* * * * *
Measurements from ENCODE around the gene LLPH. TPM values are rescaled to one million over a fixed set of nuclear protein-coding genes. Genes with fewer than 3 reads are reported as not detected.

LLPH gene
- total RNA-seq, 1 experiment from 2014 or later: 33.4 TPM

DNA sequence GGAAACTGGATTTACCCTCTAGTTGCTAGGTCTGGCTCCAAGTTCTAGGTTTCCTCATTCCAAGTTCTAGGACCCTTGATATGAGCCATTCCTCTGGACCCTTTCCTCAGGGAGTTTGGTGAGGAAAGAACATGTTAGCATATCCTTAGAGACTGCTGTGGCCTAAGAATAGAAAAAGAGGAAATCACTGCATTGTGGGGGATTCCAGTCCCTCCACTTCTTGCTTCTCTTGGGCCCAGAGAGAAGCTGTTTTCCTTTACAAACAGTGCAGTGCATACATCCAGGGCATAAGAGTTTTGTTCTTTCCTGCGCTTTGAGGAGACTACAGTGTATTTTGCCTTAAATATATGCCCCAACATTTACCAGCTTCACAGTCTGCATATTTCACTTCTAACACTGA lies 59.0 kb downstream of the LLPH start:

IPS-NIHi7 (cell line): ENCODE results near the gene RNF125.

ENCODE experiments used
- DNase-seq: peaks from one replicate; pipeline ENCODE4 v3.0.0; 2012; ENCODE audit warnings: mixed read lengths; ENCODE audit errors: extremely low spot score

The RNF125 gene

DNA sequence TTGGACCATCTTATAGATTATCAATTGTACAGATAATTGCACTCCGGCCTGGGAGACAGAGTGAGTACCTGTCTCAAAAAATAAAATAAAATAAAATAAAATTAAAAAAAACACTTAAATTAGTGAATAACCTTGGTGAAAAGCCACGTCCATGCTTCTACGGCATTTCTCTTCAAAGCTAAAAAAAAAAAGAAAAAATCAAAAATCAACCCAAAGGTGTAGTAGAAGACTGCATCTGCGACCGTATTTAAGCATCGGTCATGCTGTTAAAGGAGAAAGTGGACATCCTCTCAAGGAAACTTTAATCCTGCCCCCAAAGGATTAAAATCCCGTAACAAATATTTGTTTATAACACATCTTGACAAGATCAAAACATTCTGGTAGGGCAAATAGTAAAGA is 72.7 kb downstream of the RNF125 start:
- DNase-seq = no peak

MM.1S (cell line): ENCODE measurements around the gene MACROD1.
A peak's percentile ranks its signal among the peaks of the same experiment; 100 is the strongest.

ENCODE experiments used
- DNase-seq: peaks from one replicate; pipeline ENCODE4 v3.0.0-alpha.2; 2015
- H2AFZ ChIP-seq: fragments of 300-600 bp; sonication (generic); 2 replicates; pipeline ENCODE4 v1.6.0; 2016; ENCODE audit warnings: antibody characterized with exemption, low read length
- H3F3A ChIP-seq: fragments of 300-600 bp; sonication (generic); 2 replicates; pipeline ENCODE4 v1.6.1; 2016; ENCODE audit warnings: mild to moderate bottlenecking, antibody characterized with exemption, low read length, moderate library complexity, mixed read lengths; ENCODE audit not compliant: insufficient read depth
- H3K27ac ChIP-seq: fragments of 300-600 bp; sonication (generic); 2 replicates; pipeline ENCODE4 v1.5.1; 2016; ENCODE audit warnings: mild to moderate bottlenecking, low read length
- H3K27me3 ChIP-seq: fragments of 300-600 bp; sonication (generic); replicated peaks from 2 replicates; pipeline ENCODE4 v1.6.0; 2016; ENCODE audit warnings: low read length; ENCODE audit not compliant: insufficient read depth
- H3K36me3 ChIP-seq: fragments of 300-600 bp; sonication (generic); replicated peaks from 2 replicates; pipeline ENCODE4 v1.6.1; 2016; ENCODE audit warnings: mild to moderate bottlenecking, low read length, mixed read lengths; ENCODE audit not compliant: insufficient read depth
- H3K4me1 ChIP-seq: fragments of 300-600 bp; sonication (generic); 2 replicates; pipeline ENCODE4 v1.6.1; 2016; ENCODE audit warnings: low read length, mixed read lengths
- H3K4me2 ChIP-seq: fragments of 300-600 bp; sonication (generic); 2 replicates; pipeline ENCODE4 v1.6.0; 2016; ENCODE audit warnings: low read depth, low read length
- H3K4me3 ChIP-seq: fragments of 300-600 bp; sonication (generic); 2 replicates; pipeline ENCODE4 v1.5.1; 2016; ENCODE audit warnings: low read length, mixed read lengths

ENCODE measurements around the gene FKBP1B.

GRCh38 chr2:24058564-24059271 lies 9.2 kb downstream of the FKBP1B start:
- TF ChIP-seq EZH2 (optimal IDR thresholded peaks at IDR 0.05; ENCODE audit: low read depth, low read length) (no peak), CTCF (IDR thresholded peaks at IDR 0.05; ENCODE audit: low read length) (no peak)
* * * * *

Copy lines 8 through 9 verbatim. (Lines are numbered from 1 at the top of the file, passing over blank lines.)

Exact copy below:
The RNF125 gene

DNA sequence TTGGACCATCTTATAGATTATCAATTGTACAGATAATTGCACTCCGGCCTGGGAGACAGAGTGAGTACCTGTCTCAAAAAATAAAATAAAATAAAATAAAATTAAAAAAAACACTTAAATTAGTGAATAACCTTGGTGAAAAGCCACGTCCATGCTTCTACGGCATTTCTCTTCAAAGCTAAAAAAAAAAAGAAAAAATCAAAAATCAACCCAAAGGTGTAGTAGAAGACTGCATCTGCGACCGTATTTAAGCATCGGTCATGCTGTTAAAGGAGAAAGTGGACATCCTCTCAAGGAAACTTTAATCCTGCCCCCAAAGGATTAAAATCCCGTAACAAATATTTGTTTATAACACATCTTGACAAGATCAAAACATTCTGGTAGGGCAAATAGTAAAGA is 72.7 kb downstream of the RNF125 start: